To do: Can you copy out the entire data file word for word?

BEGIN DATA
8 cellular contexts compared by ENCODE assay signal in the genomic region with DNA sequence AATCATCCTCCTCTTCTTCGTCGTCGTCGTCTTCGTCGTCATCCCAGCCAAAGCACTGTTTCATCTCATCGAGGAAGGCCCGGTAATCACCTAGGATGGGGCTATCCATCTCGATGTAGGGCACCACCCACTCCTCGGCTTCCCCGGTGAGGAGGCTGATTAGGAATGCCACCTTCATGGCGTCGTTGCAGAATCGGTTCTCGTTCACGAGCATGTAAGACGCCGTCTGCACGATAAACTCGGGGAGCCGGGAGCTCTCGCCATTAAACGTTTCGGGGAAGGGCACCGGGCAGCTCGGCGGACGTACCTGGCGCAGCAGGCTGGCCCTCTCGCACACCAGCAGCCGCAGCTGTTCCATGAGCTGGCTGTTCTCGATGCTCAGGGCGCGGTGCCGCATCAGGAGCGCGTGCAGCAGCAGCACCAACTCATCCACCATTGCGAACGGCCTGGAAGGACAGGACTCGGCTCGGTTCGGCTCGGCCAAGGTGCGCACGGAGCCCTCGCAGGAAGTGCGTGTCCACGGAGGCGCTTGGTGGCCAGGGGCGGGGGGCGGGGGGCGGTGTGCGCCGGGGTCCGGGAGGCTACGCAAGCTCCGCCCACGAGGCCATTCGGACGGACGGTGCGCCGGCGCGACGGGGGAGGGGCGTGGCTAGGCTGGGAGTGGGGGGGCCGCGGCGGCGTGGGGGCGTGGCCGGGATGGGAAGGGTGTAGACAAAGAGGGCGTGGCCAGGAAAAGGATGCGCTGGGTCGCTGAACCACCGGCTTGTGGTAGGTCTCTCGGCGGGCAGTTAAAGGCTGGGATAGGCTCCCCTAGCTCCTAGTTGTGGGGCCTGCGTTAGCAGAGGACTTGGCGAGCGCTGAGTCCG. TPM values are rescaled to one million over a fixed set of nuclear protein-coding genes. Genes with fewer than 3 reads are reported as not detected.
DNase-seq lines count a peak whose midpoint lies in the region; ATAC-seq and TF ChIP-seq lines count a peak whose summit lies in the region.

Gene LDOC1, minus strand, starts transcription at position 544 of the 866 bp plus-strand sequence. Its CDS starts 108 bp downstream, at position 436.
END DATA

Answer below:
8 cellular contexts compared by ENCODE assay signal in the genomic region with DNA sequence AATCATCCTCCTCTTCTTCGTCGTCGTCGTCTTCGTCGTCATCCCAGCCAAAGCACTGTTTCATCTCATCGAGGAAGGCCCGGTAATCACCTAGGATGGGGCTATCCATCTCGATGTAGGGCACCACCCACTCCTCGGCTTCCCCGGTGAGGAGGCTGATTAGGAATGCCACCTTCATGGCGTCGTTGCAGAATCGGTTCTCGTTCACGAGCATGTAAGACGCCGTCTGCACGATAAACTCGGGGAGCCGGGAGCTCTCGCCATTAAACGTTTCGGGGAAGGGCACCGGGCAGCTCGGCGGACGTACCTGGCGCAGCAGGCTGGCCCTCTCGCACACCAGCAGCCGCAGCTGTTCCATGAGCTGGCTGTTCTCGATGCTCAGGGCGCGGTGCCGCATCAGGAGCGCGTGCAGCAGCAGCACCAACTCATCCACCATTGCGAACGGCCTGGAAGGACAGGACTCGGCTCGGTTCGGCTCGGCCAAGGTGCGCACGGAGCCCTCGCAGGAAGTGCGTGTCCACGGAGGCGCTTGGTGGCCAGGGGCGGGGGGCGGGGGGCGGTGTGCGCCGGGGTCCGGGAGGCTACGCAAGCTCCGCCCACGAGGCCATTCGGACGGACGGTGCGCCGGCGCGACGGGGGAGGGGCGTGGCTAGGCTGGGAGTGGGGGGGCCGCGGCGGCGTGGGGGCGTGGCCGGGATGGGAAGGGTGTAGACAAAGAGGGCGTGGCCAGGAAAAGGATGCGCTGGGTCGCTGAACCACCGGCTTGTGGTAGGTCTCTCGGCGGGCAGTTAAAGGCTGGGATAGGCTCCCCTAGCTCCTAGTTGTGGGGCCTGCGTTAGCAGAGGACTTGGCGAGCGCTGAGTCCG. TPM values are rescaled to one million over a fixed set of nuclear protein-coding genes. Genes with fewer than 3 reads are reported as not detected.
DNase-seq lines count a peak whose midpoint lies in the region; ATAC-seq and TF ChIP-seq lines count a peak whose summit lies in the region.

Gene LDOC1, minus strand, starts transcription at position 544 of the 866 bp plus-strand sequence. Its CDS starts 108 bp downstream, at position 436.